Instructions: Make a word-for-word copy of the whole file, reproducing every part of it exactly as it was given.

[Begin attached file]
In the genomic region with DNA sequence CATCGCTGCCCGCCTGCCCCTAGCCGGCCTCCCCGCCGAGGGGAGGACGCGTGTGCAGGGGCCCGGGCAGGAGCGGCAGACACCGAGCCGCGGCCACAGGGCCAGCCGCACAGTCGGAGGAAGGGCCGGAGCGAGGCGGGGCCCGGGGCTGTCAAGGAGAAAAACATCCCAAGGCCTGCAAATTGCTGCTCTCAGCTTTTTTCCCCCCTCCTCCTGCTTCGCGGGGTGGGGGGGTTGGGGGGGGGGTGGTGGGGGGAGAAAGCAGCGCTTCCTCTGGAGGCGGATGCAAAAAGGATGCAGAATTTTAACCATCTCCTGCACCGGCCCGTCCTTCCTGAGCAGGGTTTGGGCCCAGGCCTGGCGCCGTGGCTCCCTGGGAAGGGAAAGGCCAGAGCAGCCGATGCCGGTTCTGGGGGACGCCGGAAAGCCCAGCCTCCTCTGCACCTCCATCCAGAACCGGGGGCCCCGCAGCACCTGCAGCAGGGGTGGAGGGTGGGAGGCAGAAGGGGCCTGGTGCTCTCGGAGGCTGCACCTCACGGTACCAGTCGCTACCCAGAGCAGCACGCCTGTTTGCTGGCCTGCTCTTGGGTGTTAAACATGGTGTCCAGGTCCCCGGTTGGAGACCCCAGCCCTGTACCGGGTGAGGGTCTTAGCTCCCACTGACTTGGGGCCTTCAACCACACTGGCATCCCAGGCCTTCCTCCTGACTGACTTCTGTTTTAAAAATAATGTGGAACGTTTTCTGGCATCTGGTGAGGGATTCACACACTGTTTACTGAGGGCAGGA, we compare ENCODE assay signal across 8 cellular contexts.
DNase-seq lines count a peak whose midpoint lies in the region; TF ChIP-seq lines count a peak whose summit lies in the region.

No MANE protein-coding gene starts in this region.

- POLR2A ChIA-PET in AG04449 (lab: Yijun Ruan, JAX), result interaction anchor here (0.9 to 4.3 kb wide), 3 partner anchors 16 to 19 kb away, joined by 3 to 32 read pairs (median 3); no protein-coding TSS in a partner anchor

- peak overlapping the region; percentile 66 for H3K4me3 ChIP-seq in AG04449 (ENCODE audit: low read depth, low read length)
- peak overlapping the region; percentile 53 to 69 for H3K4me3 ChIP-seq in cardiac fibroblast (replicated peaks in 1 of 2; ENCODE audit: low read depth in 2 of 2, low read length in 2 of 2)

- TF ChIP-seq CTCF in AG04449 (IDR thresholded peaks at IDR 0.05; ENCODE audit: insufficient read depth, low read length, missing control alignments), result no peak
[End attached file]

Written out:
In the genomic region with DNA sequence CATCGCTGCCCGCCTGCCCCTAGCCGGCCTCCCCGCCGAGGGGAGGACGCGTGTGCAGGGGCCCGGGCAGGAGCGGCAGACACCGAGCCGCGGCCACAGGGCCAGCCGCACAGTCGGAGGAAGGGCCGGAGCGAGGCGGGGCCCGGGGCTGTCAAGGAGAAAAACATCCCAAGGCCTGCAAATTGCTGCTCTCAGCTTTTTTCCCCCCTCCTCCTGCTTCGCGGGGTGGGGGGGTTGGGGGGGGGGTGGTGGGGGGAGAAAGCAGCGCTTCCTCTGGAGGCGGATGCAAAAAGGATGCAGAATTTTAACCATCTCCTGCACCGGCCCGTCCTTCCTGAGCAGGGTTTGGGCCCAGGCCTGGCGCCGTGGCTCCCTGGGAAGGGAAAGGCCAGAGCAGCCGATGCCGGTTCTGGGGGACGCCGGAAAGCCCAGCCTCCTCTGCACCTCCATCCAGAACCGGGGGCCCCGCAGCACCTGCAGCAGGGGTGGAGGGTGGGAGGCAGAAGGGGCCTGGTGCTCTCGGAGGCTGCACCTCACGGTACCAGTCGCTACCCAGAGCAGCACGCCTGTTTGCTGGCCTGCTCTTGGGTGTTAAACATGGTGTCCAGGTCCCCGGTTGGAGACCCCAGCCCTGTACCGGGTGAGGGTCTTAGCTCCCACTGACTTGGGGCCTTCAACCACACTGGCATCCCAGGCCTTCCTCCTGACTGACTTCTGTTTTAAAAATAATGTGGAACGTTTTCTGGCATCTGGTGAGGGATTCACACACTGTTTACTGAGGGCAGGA, we compare ENCODE assay signal across 8 cellular contexts.
DNase-seq lines count a peak whose midpoint lies in the region; TF ChIP-seq lines count a peak whose summit lies in the region.

No MANE protein-coding gene starts in this region.

- POLR2A ChIA-PET in AG04449 (lab: Yijun Ruan, JAX), result interaction anchor here (0.9 to 4.3 kb wide), 3 partner anchors 16 to 19 kb away, joined by 3 to 32 read pairs (median 3); no protein-coding TSS in a partner anchor

- peak overlapping the region; percentile 66 for H3K4me3 ChIP-seq in AG04449 (ENCODE audit: low read depth, low read length)
- peak overlapping the region; percentile 53 to 69 for H3K4me3 ChIP-seq in cardiac fibroblast (replicated peaks in 1 of 2; ENCODE audit: low read depth in 2 of 2, low read length in 2 of 2)

- TF ChIP-seq CTCF in AG04449 (IDR thresholded peaks at IDR 0.05; ENCODE audit: insufficient read depth, low read length, missing control alignments), result no peak